Three Major Ways To Make Your Workplace Inclusive for LGBTQ+ Employees

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In recent years Diversity, Inclusion and Equity has grown in public understanding, and has taken center stage in reshaping how the workplace runs for all employees. According to Guardian’s Workforce 2020 report, nearly 12 million Americans identify as part of the LGBTQ+ community. This same report found that 68% of American workers “strongly agree” that it is important for their employer to create an inclusive workplace culture. While a majority of employees want a more inclusive workplace, changes need to be made from all levels of the organization for them to be effective.

The Civil Rights Act of 1964

Discriminatory practices in employment based on national origin, religion, race, and sex, have officially been banned since the Civil Rights Act of 1964. It wasn’t until June 15, 2020, however, that the U.S. Supreme Court ruled that “sex” protections include LGBTQ+ individuals as well. “An employer who fires an individual for being homosexual or transgender fires that person for traits or actions it would not have questioned in members of a different sex. Sex plays a necessary and undisguisable role in the decision, exactly what Title VII forbids,” writes Justice Neil Gorsuch of the ruling. This ruling enforces what employers should have already been doing: protecting all of their employees from discrimination in the workplace. 

Outside of this clarification of the Civil Rights Act, just twenty one states specifically protect against both sexual orientation and gender identity discrimination in employment in both the public and private sector. Unfortunately, Louisiana is not one of them.

Three Best Practices For Inclusivity

There are three main areas that all businesses should focus on when it comes to ensuring they are practicing inclusivity for their LGBTQ+ employees: training, communication, and benefits.

Annual DE&I Training

Keeping your employees, supervisors, and upper management trained on diversity, inclusion, and equity is extremely important. Jake Dufour, Director of HR Operations, says that all employees should be trained on LGBTQ+ inclusivity upon their hire, and annually afterwards. “Training managers on their role in that process on an annual basis is also important, as they have special responsibilities for keeping the workplace a respectful one.” Manager’s training should have content devoted to how to recognize and deal with bias, discrimination and harassment when they occur. Our Respect In The Workplace training can be helpful for all businesses but especially those just starting a DE&I program.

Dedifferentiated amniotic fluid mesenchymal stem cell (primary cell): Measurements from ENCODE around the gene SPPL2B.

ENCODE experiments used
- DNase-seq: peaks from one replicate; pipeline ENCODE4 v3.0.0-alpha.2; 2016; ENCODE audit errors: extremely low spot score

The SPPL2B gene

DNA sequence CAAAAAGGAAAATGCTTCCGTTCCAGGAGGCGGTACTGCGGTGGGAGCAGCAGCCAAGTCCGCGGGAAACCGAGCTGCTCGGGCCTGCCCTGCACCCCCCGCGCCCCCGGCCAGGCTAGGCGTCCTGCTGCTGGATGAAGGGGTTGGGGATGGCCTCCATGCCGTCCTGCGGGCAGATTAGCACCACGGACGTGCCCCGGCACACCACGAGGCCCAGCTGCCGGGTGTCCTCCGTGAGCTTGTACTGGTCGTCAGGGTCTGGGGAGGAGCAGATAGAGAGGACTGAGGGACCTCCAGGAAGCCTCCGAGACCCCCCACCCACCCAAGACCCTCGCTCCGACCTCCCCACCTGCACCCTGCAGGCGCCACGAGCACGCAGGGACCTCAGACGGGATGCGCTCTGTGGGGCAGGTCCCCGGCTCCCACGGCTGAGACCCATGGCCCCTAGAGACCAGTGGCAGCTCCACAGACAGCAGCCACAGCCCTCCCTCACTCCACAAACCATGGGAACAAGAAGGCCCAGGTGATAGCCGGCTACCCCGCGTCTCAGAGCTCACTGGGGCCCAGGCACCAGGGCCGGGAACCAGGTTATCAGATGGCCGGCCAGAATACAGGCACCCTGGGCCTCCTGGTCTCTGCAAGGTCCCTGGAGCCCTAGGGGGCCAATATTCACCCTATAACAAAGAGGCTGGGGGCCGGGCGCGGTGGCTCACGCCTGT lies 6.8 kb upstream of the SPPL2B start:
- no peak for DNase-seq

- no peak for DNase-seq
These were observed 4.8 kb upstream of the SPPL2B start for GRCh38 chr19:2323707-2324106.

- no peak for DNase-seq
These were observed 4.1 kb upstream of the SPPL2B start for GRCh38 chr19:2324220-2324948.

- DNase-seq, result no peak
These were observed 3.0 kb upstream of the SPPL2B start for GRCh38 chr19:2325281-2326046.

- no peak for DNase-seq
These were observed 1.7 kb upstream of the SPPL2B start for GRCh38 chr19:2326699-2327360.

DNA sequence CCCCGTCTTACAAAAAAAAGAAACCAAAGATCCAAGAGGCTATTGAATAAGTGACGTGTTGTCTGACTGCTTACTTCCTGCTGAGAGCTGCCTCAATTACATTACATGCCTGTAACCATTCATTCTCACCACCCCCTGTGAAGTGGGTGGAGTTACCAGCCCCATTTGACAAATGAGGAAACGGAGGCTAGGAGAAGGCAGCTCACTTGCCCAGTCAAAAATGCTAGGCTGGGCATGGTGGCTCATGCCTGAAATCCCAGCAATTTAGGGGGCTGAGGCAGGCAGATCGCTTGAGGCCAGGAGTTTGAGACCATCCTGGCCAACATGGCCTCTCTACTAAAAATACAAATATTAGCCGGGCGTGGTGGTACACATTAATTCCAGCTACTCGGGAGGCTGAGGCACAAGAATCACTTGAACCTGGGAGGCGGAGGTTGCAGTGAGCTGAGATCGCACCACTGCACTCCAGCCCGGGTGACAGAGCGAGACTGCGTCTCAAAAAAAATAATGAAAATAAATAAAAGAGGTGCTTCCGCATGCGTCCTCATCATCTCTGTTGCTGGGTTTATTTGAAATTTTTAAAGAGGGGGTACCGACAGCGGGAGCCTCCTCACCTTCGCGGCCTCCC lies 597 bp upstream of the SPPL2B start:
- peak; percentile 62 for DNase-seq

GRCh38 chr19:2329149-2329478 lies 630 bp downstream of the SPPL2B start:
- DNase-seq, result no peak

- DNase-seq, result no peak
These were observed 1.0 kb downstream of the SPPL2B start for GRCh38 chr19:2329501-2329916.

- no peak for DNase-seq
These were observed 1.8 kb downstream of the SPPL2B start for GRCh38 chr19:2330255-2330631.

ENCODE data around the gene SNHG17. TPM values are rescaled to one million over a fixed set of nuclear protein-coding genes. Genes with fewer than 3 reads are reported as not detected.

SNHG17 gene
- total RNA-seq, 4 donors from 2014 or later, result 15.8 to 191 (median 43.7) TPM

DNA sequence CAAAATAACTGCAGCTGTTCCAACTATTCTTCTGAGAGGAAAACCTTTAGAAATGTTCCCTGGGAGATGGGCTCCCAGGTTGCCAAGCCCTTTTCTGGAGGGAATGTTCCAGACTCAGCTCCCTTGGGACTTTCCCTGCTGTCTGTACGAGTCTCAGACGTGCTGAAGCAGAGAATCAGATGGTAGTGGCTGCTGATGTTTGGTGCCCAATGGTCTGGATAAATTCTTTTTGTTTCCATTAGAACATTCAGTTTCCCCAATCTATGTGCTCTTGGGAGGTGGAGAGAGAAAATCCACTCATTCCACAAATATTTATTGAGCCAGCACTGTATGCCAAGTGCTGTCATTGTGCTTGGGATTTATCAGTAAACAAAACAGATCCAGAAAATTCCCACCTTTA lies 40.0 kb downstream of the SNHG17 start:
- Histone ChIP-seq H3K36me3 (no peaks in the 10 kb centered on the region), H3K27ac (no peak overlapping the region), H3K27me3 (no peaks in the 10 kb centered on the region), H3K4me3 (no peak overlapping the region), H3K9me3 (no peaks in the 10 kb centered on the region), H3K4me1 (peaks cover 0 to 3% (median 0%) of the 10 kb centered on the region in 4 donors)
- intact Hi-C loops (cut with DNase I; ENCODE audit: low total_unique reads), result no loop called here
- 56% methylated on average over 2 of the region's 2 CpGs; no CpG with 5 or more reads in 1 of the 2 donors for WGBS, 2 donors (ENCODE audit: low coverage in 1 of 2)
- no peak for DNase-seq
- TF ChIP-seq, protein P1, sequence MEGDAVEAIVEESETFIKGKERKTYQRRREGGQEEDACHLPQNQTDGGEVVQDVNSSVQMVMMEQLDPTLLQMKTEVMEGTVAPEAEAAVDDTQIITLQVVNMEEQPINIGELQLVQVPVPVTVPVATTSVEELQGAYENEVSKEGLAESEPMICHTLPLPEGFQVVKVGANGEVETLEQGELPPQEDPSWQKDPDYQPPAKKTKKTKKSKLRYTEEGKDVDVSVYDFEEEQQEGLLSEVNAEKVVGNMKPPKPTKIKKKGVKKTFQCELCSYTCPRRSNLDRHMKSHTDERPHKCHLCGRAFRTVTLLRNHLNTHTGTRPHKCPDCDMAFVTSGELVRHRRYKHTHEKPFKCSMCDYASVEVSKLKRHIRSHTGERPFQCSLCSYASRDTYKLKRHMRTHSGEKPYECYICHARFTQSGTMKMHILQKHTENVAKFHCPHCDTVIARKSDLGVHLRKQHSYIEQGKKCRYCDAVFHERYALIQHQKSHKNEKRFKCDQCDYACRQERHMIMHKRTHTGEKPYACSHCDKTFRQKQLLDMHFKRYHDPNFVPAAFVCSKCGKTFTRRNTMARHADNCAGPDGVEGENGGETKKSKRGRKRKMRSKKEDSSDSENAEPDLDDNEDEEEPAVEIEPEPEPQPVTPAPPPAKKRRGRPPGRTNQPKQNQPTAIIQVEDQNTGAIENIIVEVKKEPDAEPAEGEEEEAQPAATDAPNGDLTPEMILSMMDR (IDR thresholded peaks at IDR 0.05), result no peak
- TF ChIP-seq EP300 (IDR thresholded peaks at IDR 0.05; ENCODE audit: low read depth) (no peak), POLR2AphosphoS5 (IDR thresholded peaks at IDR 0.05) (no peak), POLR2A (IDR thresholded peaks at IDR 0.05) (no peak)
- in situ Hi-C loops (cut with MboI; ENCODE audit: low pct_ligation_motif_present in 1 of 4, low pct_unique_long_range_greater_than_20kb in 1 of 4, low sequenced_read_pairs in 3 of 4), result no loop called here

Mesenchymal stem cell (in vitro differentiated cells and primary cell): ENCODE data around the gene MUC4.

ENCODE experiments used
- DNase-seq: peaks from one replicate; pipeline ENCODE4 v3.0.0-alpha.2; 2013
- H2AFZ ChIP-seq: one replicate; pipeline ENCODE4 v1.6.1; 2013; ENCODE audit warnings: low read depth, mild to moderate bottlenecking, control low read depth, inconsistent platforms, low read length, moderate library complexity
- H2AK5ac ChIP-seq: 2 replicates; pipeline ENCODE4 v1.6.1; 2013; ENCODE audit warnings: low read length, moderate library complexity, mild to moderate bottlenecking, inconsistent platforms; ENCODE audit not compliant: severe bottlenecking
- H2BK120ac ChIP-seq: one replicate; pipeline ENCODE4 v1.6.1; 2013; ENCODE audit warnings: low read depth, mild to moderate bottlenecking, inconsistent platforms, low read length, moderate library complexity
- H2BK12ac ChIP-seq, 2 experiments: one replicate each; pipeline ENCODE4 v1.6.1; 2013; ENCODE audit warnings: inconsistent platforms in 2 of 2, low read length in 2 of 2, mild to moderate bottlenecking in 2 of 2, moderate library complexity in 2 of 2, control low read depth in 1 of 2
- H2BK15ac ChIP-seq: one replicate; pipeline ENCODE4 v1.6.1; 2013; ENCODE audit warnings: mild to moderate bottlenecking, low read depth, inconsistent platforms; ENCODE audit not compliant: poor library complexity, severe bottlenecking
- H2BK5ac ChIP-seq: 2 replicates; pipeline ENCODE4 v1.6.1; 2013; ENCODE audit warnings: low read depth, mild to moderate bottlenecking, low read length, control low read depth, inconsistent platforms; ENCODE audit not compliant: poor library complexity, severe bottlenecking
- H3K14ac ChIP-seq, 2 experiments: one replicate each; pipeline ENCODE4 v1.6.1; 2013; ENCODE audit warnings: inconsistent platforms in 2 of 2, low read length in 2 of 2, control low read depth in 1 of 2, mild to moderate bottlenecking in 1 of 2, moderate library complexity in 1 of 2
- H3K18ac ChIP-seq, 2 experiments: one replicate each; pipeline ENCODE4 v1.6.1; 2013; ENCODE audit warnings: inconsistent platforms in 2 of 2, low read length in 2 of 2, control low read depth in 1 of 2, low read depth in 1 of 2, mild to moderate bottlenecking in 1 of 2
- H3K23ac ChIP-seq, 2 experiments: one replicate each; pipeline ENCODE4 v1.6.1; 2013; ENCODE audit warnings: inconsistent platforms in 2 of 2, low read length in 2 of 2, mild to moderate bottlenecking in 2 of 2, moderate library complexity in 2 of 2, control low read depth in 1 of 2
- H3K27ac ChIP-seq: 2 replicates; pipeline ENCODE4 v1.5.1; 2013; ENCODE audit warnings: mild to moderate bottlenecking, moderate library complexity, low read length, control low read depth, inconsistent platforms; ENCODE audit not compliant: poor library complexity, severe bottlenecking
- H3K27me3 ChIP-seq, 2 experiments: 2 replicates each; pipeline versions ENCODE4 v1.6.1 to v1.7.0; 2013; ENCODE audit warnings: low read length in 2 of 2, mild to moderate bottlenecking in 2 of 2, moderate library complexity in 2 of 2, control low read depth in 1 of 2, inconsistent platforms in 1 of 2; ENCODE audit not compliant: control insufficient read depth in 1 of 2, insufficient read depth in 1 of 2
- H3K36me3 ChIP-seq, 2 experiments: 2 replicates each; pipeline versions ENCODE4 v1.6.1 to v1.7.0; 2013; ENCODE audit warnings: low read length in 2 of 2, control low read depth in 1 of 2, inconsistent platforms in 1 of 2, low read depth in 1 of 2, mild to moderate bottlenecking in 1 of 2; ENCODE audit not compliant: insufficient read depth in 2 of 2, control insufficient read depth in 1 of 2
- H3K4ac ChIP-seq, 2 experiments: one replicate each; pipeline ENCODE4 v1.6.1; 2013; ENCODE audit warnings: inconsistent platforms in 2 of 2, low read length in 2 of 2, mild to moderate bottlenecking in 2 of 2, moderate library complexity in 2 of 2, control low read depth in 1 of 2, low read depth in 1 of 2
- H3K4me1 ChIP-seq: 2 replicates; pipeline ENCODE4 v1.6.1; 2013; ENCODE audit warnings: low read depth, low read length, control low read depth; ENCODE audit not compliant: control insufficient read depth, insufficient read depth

Update Your Communication & Handbook

During your training, it’s helpful to make sure all levels of your organization understand why it’s important to use inclusive language, and why they should share their preferred pronouns. Encouraging employees to add their pronouns to their email signature, any internal platforms, and their LinkedIn profiles is a helpful practice that can really make a difference for your employees and external stakeholders.

Outside of training, it’s important to take a deep dive into the internal language of the company. Jake recommends taking a particularly close look at job descriptions, job postings, and your handbook. “Some terms used have a gender bias, and it is important to be able to recognize them and replace them with gender neutral terms. You should replace gendered terms in policies, especially the employee handbook, with gender neutral terms.”

Benefits That Fit All Employees

One major way that businesses can show that they really care about all their employees is by updating their benefits to be more inclusive. For example, offering benefits to domestic partners or same-sex couples in general. These benefits can include covering those partners on health insurance and life insurance, as well as making sure that your leave plans also cover those partners. Jake says it’s also important to support transgender employees with your benefits, “make sure that your leave policies cover leave for gender transition, and make sure that these policies are communicated to all employees ahead of time.”

Making Inclusivity A Priority All Year

Your training, internal documents, and benefits should be reviewed annually, but that doesn’t make inclusivity a one-and-done project. Practicing inclusivity is an ongoing process for all businesses. Many businesses get themselves into trouble with their employees and with the public when they symbolically support the LGBTQ+ community during June (Pride Month) but not during the rest of the year. Companies should demonstrate a commitment to LGBTQ+ employees beyond Pride Month by making inclusivity a priority all year long. This also means supporting pro-LGBTQ+ groups and nonprofits that benefit their employees.


When you’re just taking the leap into making your business more respectful of all employees, the updates needed can feel overwhelming. Our specialized training and consulting can help your business become more inclusive and equitable for all of your employees. Contact us today to set up a consultation and find out how HR can boost your business!

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